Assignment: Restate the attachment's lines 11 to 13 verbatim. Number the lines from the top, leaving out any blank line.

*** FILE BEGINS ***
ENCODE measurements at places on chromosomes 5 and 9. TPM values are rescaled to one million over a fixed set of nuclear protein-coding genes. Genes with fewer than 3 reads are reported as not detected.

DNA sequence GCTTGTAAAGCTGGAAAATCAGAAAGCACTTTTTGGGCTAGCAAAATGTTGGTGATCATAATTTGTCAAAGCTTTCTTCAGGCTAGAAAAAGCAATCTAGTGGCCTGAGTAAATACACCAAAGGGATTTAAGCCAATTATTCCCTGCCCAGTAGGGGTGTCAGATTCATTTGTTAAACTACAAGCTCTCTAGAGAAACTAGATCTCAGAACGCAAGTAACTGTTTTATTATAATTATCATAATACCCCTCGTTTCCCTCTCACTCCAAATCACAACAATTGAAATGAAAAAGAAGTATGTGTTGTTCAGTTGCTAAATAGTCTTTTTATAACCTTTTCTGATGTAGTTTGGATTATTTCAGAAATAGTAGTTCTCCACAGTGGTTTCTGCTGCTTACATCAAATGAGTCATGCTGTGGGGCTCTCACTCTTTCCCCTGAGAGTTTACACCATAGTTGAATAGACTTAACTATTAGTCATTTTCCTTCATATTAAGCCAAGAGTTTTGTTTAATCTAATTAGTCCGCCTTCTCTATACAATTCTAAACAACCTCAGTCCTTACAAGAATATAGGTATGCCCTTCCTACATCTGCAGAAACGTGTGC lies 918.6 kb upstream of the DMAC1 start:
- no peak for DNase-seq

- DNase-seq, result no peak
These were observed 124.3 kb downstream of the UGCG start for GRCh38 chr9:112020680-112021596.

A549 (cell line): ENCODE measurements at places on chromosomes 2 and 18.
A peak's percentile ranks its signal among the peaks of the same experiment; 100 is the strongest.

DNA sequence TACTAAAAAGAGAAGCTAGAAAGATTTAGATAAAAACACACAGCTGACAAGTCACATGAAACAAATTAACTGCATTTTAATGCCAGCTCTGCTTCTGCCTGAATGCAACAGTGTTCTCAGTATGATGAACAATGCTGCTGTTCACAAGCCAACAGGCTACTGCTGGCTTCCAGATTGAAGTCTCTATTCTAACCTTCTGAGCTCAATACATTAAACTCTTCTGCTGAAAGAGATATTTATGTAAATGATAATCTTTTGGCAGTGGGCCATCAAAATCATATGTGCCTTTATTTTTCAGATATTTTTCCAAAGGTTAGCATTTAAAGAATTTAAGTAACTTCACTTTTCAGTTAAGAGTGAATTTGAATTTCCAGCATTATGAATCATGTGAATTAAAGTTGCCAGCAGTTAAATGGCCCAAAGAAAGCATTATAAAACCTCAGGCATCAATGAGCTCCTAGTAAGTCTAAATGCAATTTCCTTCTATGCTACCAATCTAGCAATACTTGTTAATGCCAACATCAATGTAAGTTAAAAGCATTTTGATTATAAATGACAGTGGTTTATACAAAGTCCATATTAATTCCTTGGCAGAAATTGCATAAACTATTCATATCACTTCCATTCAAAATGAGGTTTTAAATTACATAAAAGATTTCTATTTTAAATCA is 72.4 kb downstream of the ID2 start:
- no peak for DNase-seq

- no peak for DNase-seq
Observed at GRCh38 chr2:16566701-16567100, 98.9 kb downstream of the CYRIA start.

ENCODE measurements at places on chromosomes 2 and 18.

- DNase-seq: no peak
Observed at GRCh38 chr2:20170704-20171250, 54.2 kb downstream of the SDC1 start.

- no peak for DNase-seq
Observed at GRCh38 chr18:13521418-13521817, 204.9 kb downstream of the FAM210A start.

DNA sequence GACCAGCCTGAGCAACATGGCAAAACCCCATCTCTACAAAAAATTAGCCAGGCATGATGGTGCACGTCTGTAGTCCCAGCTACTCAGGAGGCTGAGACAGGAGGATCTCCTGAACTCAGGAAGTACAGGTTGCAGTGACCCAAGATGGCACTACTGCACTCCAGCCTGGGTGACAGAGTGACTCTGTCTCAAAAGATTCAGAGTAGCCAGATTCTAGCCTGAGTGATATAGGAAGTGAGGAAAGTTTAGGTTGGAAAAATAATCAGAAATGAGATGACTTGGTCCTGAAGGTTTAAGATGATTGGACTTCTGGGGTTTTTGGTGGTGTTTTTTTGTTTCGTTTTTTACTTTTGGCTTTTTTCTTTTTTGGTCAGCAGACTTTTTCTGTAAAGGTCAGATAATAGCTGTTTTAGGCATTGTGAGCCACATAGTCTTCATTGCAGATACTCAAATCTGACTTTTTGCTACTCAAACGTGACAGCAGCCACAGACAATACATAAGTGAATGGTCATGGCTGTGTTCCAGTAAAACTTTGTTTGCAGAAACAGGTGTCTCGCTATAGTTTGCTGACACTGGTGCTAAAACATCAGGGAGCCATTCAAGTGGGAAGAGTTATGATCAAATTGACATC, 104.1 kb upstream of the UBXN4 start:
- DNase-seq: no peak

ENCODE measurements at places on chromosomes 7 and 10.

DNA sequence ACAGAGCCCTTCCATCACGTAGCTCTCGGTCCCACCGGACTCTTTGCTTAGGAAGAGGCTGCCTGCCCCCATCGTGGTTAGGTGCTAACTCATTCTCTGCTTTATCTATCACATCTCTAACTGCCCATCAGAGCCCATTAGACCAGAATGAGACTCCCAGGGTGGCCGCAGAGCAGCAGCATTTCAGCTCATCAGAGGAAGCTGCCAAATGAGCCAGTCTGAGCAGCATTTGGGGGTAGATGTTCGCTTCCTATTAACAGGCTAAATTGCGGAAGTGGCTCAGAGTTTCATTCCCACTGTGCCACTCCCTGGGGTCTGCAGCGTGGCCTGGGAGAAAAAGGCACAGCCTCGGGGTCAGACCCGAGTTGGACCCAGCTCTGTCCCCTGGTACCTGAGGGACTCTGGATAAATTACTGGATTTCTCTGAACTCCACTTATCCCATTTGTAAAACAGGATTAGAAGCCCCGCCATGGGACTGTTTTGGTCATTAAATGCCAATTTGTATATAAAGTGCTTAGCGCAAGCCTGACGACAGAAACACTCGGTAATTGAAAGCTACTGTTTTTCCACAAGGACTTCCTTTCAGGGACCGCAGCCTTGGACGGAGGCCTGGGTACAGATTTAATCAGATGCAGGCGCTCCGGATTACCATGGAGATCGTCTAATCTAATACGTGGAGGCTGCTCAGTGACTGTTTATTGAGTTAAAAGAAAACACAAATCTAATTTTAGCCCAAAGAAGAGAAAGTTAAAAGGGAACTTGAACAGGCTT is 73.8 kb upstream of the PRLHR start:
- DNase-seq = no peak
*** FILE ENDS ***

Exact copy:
Observed at GRCh38 chr2:16566701-16567100, 98.9 kb downstream of the CYRIA start.

ENCODE measurements at places on chromosomes 2 and 18.

- DNase-seq: no peak